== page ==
University of Mary Washington student Ethan Bottone earned national distinction as a member of a regional team placing second in the Association of American Geographers World Geography Bowl last month in New York City. Perhaps more impressive, he helped claim that win as a sophomore in a competition dominated by graduate students.
The Southeastern Division of the Association of American Geographers team—made up of mostly graduate students—missed first place by a mere 20 points. In November, Bottone secured a spot on the team after placing third overall in the regional bowl.
“Competing against grad students was really nerve-racking at first, because I was just sitting there thinking, ‘Wow, some of these people have been in college since I started high school’,” Bottone said. “But after answering a few questions, I just felt settled down and ready to play, like there wasn’t any gap between our educations.”
The geography department isn’t the only opportunity for UMW students to interact with graduate students and professionals in their field. Undergraduates in numerous disciplines attend professional conferences throughout the U.S., where they are able to present original research, as well as network.
Bottone also said that he felt he had an advantage over the other students since UMW emphasizes teaching and research as part of the undergraduate experience.
“We get to work right alongside our professors from the get-go, whereas somebody from [another school] probably won’t be known by their professor until they become a grad student,” Bottone said. “It just gives us more opportunities to learn and gain experience in our respective fields of study.”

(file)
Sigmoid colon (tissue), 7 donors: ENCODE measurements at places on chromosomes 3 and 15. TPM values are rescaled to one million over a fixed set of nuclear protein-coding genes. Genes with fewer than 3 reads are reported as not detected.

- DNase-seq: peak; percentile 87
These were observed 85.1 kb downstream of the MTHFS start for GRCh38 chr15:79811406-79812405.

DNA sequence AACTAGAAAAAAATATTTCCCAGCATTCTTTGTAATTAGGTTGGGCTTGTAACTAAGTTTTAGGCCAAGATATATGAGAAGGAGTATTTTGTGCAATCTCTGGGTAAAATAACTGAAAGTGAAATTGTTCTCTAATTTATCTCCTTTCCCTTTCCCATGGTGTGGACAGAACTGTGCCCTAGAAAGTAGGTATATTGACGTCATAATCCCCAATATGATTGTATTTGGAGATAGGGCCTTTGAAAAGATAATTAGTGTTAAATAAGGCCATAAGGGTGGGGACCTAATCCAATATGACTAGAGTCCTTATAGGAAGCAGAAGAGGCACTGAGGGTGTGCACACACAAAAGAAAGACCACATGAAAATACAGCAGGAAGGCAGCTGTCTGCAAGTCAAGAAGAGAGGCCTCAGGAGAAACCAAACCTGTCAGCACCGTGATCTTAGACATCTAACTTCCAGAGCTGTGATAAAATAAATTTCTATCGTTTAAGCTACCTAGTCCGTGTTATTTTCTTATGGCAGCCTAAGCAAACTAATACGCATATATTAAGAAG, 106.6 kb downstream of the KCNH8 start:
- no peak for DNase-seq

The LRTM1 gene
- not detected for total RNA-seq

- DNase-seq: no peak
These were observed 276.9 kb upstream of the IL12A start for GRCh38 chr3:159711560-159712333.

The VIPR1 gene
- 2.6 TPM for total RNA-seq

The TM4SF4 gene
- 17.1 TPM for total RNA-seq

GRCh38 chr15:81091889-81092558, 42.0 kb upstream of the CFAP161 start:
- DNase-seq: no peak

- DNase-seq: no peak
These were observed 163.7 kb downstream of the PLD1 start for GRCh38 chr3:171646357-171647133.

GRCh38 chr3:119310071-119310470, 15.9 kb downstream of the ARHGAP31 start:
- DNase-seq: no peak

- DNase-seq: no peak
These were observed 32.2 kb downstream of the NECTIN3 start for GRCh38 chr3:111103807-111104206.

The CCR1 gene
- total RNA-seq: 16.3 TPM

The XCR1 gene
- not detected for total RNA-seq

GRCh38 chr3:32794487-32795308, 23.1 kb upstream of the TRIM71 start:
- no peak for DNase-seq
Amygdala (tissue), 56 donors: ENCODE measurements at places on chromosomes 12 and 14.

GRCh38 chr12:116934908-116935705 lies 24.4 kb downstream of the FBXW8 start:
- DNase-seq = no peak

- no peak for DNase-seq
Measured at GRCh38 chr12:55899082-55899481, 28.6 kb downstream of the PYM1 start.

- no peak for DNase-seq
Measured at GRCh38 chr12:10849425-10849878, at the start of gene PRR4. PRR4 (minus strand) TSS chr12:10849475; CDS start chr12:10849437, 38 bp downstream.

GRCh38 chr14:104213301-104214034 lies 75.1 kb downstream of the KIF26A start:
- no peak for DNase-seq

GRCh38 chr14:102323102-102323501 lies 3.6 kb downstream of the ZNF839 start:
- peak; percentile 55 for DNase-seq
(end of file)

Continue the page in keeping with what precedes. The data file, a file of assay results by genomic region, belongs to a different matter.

UMW has an impressive track record at the geography bowls, most recently sending Matthew Holden ’11 to the national bowl each year from 2008 to 2011. Additionally, sophomore Joseph Winter participated on the Virginia team in 2009, and received the honor of top overall scorer at the regional bowl in November 2011. Many schools that attend the SEDAAG conference only send graduate students, so the Virginia team usually is composed entirely of UMW undergraduate students.
“We are one of the better, perhaps the best, geography program in Virginia,” said Associate Professor of Geography Jackie Gallagher. Typically, she said that students who perform well at the competition “think in maps.”
“For some students, it’s very clearly an academic root. They are that good,” Gallagher said.
Within the College of Arts and Sciences, 95 students were awarded undergraduate research grants for the spring of 2012. The grants will allow for a variety of projects, including presenting original research at professional conferences, travelling overseas to work on thesis papers, or supplying materials necessary for research.
In January, the Department of Mathematics sent five students to the American Mathematical Society -Mathematical Association of America joint meeting, the largest math conference in the U.S. Over spring break, the Department of Economics sent three students to the Eastern Economic Association Annual Conference.
In addition to attending and presenting at the conference, the economics students are editors of “Issues in Political Economy,” a journal featuring undergraduate research in economics.
Senior Patrick Marek, the current editor-in-chief of the journal who is double majoring in economics and business administration, said attending the conference allowed him to experience how professional economists apply economic theory to issues that affect ordinary people every day.
“This experience only galvanized my desire to explore, learn, understand, and apply economics in a way that reaches beyond the classroom,” Marek said.
The Department of Biology also plans to send students to conferences in Norfolk and Athens, Ga., this spring to present their research in various biological fields.
Undergraduate research is a priority university-wide, boasting an institutional membership to the Council on Undergraduate Research, a national not-for-profit educational organization, aiming to “support and promote high-quality undergraduate student-faculty collaborative research and scholarship.” Both the Colleges of Business and Education support undergraduate research through funding and advising, as well.
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By Anne Elder